JOHNSON: That was a conversation that was happening in the mayor's citizens task force as well. And there's a whole component of the report that speaks to that. There's really four reasons we want to expand the current facility. One, attract business that was always too big to fit in the current facility, number two, get business that we've lost because they outgrew us back into San Diego. They want to come back but the building is too small. Three, keep the ones that are currently ready to outgrow us like Comicon and number four, be able to stack multiple group the. And the reason we want that, it pushes occupancy out of downtown into mission valley, fashion valley, etc. Two smaller buildings are not going to push the kind of occupancy into mission valley, fashion valley, etc, that we need. So as a result the city is not going to collect as much TOT revenue on the investment of the expansion of the Convention Center. I don't think it's a way to maximize the return on the facility by splitting it.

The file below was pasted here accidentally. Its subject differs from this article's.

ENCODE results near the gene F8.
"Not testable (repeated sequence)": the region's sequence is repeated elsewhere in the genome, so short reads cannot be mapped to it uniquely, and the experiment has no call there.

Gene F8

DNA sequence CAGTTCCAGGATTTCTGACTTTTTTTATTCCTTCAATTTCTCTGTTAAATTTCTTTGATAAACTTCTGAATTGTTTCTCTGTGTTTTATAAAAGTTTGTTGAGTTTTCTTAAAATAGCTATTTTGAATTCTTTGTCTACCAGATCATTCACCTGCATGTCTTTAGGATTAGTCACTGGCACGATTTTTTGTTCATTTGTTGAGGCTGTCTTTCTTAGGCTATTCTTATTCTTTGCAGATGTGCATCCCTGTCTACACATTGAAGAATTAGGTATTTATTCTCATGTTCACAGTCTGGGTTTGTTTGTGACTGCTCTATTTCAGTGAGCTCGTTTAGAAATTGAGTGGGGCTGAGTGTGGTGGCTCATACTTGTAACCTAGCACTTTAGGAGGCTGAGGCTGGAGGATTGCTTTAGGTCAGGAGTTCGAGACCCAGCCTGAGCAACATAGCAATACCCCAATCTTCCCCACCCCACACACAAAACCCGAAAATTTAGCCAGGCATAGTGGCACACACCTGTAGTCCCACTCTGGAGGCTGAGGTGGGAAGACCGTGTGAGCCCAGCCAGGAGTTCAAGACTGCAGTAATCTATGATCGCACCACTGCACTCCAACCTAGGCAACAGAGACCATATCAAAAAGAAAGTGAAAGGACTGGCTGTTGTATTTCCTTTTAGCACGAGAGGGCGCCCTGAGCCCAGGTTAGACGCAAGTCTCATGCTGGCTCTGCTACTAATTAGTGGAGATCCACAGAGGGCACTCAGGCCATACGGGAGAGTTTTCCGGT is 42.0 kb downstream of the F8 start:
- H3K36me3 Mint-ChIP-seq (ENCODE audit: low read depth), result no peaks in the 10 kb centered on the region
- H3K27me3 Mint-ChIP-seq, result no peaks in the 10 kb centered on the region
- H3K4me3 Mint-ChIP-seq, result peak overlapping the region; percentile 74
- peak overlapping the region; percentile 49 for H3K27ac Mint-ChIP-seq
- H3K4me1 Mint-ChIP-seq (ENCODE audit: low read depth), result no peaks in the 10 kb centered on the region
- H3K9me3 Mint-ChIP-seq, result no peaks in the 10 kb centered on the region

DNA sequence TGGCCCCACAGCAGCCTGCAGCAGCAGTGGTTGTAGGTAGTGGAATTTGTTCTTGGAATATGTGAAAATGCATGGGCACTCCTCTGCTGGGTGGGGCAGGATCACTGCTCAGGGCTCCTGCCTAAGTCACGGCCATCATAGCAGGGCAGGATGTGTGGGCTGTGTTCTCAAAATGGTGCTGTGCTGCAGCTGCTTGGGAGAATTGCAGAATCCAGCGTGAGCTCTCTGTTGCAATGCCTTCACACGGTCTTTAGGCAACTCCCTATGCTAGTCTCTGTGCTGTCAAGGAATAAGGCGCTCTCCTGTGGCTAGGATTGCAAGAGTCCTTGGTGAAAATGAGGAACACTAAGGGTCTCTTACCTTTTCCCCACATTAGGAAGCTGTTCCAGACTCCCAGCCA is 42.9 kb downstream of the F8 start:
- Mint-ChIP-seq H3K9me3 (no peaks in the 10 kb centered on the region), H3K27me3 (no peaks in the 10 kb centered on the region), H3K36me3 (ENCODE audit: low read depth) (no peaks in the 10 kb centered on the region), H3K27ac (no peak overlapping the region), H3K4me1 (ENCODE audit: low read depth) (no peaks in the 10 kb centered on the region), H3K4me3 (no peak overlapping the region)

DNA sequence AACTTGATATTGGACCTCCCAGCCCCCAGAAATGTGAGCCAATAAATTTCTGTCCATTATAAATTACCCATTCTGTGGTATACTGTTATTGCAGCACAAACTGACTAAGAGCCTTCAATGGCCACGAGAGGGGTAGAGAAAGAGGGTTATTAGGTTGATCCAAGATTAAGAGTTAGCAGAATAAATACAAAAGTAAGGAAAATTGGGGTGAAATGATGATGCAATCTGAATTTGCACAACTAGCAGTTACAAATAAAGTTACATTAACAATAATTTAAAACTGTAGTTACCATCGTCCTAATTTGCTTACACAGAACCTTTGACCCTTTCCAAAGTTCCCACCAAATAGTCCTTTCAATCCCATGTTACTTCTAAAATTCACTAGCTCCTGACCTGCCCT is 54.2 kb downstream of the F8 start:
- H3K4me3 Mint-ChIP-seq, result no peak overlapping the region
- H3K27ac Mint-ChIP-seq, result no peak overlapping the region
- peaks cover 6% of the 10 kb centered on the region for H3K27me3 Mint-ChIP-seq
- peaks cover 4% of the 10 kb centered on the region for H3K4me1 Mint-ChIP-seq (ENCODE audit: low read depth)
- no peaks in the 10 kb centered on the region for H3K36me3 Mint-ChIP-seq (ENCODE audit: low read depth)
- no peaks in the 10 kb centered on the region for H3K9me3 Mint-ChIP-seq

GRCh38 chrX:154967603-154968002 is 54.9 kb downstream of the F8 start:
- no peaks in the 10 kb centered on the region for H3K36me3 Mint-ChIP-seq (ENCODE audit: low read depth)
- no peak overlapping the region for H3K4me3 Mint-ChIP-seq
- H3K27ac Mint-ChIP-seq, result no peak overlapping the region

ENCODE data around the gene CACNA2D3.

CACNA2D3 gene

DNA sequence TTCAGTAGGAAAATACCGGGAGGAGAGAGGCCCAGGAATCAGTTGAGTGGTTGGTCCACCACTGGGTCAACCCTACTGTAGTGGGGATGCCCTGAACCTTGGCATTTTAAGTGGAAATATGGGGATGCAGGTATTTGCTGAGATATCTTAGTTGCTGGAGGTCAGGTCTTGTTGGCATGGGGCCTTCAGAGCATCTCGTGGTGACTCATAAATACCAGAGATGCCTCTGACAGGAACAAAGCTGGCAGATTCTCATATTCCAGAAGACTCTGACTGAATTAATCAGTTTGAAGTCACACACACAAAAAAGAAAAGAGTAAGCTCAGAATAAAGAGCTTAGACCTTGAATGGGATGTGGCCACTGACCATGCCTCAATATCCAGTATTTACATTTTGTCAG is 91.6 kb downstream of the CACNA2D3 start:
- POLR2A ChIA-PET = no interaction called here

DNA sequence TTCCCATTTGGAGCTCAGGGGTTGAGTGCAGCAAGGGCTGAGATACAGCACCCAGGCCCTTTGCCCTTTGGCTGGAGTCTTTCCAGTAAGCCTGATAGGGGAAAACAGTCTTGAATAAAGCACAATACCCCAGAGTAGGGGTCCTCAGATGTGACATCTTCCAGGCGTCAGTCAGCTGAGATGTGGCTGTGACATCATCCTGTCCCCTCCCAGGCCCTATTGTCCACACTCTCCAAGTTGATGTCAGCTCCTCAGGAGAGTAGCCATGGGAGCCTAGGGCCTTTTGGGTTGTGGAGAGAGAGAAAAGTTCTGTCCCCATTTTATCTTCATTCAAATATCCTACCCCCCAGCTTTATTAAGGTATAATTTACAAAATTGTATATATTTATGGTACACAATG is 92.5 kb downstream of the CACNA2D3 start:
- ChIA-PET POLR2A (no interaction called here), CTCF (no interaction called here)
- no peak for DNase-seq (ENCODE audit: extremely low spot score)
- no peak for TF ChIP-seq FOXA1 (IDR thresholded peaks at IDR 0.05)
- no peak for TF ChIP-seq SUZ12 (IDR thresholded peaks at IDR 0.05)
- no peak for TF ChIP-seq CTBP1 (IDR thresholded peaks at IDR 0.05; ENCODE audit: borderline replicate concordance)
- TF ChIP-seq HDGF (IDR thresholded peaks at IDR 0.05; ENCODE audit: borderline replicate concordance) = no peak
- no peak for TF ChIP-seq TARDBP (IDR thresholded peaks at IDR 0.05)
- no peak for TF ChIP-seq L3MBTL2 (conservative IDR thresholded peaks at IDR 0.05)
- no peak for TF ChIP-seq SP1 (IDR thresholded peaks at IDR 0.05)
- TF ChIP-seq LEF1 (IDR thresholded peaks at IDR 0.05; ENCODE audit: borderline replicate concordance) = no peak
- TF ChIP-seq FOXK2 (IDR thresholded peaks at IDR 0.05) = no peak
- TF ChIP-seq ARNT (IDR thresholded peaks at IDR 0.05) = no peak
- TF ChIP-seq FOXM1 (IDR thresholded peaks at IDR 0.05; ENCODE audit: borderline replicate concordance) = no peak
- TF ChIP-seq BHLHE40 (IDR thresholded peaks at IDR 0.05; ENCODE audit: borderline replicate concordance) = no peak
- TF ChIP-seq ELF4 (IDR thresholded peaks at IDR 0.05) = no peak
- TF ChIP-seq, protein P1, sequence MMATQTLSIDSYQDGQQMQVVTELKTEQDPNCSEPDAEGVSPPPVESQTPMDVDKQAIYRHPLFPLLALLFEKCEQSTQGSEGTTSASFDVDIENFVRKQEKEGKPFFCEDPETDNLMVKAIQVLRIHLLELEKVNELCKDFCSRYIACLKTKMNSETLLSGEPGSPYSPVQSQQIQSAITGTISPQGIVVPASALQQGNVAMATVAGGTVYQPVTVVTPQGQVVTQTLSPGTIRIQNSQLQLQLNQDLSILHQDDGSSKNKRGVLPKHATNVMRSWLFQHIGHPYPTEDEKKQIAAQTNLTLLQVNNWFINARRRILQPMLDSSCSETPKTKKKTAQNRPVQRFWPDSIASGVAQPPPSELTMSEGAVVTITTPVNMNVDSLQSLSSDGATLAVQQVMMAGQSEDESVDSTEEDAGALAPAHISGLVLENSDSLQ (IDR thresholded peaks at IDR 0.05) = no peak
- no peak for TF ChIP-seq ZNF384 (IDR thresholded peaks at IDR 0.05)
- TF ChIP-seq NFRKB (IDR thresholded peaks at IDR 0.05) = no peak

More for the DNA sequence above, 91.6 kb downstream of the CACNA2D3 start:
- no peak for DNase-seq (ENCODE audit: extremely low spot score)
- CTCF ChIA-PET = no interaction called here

CAVANAUGH: Let's take a call. Jessica is calling us from San Diego. Hi Jessica.
NEW SPEAKER: Hi. I had a comment. I've been attending ComiCon fair long time. And I completely agree. I'm totally with expanding the Convention Center. Even though we are using a lot of downtown, it's frustrating when you find out about something that was going on downtown that could have been going on in the Convention Center but you didn't know about it. Or when you're trying to get into a particular panel at ComiCon and you have to make a choice because you either have to stay in the Convention Center or you have to go to a hotel.
NEW SPEAKER: So if you look at -- another thing too, is unfortunately I love the Chargers, but look at how many games they're getting blocked out. How are you going to replace the revenue if you do build this new stadium for the Chargers? Because it's supposed to be for them, namely.